Last update: Oct. 28, 2014

Chasteberry

High Risk for breastfeeding


Poorly safe. Evaluate carefully.
Use safer alternative or interrupt breastfeeding 3 to 7 T½.
Read the Comment.

Ripe fruits are used. It contains heterosidic iridoid, estrogen-like flavonoids, terpenes and linoleic acid.

Although traditionally used as a galactagogue, it contains diterpenes that have a dopamine-like effect which is inhibitory of prolactin release and milk production.

Indications approved by the Commission E of the German Ministry of Health are: Irregularity of menses, pre-menstrual syndrome, mastodinia.

Alternatives

We do not have alternatives for Chasteberry.

Suggestions made at e-lactancia are done by APILAM´s pediatricians and pharmacists, and are based on updated scientific publications.
It is not intended to replace the relationship you have with your doctor but to compound it.

Jose Maria Paricio, Founder & President of APILAM/e-Lactancia

Your contribution is essential for this service to continue to exist. We need the generosity of people like you who believe in the benefits of breastfeeding.

Thank you for helping to protect and promote breastfeeding.

José María Paricio, founder of e-lactancia.

Other names

Chasteberry is also known as


Group

Chasteberry belongs to this group or family:

Tradenames

Main tradenames from several countries containing Chasteberry in its composition:

  • Ginevítex™. Contains other elements than Chasteberry in its composition
  • Mastodynon™. Contains other elements than Chasteberry in its composition
  • Mastodynon (Мастодинон)™. Contains other elements than Chasteberry in its composition
  • Pascofemin™. Contains other elements than Chasteberry in its composition

References

  1. Powers CN, Setzer WN. A molecular docking study of phytochemical estrogen mimics from dietary herbal supplements. In Silico Pharmacol. 2015 Mar 22;3:4. Abstract Full text (link to original source) Full text (in our servers)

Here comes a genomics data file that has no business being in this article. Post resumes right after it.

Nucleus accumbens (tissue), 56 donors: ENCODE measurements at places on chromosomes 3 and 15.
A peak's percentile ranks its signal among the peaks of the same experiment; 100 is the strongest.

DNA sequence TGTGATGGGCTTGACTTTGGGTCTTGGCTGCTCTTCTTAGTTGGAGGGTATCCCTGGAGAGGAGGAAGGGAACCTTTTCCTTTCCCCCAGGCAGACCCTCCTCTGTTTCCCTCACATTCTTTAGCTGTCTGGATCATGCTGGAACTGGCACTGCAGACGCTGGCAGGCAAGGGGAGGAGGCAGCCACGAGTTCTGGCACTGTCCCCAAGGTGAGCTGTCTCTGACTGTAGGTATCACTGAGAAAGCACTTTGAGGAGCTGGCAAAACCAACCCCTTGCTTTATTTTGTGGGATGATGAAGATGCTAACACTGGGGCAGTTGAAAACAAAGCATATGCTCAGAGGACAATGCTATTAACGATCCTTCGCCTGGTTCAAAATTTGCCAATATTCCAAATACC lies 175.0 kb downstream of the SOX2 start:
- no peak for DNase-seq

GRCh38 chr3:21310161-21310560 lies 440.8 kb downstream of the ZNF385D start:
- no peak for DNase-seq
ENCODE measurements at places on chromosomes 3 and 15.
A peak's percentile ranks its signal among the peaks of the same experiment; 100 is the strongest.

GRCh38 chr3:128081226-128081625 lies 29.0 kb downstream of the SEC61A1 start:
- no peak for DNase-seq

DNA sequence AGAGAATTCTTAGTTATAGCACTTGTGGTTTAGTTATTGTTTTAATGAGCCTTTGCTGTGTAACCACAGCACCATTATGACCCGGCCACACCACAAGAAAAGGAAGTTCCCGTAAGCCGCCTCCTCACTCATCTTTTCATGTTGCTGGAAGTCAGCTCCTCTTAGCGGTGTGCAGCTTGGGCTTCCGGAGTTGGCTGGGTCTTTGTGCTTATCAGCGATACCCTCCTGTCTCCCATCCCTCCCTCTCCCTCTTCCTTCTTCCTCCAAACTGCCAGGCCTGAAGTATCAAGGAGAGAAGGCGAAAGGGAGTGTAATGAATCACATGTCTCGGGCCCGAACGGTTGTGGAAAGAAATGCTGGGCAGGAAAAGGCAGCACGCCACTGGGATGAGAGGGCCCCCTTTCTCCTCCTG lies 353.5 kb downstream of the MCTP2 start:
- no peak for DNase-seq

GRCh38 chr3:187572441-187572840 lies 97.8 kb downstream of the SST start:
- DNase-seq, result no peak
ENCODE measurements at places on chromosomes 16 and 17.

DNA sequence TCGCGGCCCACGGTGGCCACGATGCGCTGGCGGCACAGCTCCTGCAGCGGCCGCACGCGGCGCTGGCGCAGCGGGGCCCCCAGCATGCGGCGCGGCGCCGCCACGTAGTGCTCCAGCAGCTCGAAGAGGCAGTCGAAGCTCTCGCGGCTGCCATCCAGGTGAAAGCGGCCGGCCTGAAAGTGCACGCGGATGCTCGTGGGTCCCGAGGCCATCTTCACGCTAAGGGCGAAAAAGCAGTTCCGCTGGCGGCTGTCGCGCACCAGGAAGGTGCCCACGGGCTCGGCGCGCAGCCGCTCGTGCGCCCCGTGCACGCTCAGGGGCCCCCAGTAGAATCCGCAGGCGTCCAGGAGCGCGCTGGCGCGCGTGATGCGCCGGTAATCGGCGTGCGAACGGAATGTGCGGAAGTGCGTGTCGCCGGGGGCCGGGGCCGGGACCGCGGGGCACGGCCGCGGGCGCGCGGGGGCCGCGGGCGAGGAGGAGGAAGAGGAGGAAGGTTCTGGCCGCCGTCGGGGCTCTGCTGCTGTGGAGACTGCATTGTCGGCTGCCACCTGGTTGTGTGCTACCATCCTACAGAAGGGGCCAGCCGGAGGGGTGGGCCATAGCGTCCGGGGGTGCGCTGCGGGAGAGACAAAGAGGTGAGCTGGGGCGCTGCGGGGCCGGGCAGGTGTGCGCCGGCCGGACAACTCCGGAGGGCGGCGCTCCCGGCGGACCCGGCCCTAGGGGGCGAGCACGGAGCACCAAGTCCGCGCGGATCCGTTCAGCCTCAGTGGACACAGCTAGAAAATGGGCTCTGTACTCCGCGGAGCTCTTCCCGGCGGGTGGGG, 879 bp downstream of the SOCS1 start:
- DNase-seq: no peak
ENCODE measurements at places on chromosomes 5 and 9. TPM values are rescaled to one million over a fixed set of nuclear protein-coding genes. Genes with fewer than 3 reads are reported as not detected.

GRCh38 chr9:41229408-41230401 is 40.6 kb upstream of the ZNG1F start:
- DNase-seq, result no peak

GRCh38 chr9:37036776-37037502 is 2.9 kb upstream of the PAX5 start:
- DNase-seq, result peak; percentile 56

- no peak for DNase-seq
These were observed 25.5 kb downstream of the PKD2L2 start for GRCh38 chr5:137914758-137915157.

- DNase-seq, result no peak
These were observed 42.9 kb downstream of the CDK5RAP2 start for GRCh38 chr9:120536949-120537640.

2. Eglash A. Treatment of maternal hypergalactia. Breastfeed Med. 2014 Abstract Full text (link to original source) Full text (in our servers)
  3. Sachs HC; Committee On Drugs. The transfer of drugs and therapeutics into human breast milk: an update on selected topics. Pediatrics. 2013 Sep;132(3):e796-809. Abstract Full text (link to original source) Full text (in our servers)
  4. Mortel M, Mehta SD. Systematic review of the efficacy of herbal galactogogues. J Hum Lact. 2013 Abstract
  5. Amir LH, Pirotta MV, Raval M. Breastfeeding--evidence based guidelines for the use of medicines. Aust Fam Physician. 2011 Abstract Full text (link to original source) Full text (in our servers)
  6. WHO. World Health Organization. WHO monographs on selected medicinal plants. Volume 4. WHO monographs. 2009 Full text (link to original source) Full text (in our servers)
  7. Tesch BJ. Herbs commonly used by women: an evidence-based review. Am J Obstet Gynecol. 2003 Abstract
  8. Hardy ML. Herbs of special interest to women. J Am Pharm Assoc (Wash). 2000 Abstract

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